A female Saudi TV presenter has fled the deeply conservative kingdom, shortly after authorities announced the launch of an investigation into what is said to be her dress code violations.
Shereen al-Rifaie, who was reporting on the lifting of the ban on women’s driving, was accused of dressing inappropriately.
She is said to have fled Saudi Arabia after receiving a notification referring her for the probe over her dress code violation. However, the Saudi Information Ministry and General Commission for Audiovisual Media (GCAM) regulatory authority said disciplinary measures would be taken against the TV presenter, even in her absence.
A video recording posted on social media websites showed the presenter wearing an open white abaya, showing her clothes, which was considered by the GCAM a violation of regulations.
Rifaie currently works for the Al-Aan TV station from the United Arab Emirates. She first worked at MBC Children and Al-Raya channels, before joining the public Al-Ekhbariya TV channel in 2006.
Saudi detains prominent women’s rights activist
Separately, Saudi Arabia detained prominent women’s rights advocate Hatoon al-Fassi, widening a crackdown that has ensnared more than a dozen activists.
The detention was confirmed by sources in touch with people close to Fassi, who said they were scared of speaking out.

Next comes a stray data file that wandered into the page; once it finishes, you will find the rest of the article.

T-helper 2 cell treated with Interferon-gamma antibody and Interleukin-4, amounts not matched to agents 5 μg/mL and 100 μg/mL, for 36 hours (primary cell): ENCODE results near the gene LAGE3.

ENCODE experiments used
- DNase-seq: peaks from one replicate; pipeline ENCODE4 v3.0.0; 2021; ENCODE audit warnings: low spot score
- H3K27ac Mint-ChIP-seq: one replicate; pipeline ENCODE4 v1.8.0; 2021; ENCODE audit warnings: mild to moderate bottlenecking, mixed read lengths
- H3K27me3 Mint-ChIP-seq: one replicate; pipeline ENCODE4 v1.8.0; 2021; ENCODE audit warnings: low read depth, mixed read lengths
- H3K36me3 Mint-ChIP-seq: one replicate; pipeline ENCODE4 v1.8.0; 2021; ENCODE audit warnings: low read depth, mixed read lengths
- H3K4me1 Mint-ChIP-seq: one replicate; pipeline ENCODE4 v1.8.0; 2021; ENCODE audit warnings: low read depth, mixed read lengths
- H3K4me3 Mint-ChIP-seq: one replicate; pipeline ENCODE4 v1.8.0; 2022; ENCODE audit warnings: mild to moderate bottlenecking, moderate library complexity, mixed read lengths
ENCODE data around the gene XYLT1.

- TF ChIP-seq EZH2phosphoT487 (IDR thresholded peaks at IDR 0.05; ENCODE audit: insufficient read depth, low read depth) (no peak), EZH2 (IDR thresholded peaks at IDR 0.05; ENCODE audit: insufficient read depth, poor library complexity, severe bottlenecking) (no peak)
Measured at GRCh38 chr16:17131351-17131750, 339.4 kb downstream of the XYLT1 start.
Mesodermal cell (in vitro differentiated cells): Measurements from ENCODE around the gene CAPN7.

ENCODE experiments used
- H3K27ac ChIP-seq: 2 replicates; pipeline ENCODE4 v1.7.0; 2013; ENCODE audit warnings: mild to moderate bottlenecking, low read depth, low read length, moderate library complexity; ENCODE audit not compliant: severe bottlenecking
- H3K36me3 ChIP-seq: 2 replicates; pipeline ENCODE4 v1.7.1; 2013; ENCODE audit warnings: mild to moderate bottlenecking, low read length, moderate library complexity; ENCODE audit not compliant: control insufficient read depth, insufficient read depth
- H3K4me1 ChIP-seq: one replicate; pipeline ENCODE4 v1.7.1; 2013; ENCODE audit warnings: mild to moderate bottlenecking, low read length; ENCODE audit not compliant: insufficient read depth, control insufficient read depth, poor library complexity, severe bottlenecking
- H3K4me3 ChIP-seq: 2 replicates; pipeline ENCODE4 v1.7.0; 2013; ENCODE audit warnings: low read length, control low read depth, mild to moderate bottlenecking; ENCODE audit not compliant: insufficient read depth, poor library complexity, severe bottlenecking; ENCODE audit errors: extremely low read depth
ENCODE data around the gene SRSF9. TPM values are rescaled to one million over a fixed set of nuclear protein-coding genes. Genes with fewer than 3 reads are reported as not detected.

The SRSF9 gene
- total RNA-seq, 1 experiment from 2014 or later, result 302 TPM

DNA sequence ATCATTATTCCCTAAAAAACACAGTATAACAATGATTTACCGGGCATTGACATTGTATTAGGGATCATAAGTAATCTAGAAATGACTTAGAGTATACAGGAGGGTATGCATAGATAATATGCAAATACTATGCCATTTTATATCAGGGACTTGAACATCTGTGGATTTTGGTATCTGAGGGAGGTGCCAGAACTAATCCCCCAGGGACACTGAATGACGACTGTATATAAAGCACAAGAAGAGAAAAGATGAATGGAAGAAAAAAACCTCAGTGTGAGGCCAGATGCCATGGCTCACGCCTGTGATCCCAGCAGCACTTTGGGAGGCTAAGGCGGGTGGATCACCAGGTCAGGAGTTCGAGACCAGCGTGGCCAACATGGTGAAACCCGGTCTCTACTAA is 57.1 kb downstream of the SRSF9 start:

Fassi was last active online on Thursday. She was planning to take journalists in her car on Sunday as other women did to celebrate the much-hyped end of the world’s last ban on female drivers, long seen as an emblem of women’s repression in the conservative country.
In recent weeks, Saudi authorities have been engaged in a massive crackdown on dissent against some of the very activists who previously campaigned against the ban, including Loujain al-Hathloul, Eman al-Nafjan, and Aziza al-Yousef as well as male activists Ibrahim al-Modaimeegh, Mohammad al-Rabea and Abdulaziz al-Meshaal.
Saudi Arabia’s public prosecutor said earlier this month that a total of 17 people had been arrested. Authorities said more suspects were being looked for.
The authorities accused them of suspicious contacts with “foreign entities”.
Local Saudi media labeled them traitors.
Several have remained in detention “after sufficient evidence was made available and for their confessions of charges attributed to them”.
International human rights groups have long urged the kingdom to improve its treatment of human rights advocates and end the death penalty.
The United Nations has accused Riyadh of misusing its anti-terror law to crush peaceful dissent, denying freedom of expression, imprisoning critics and allegedly subjecting some of them to torture.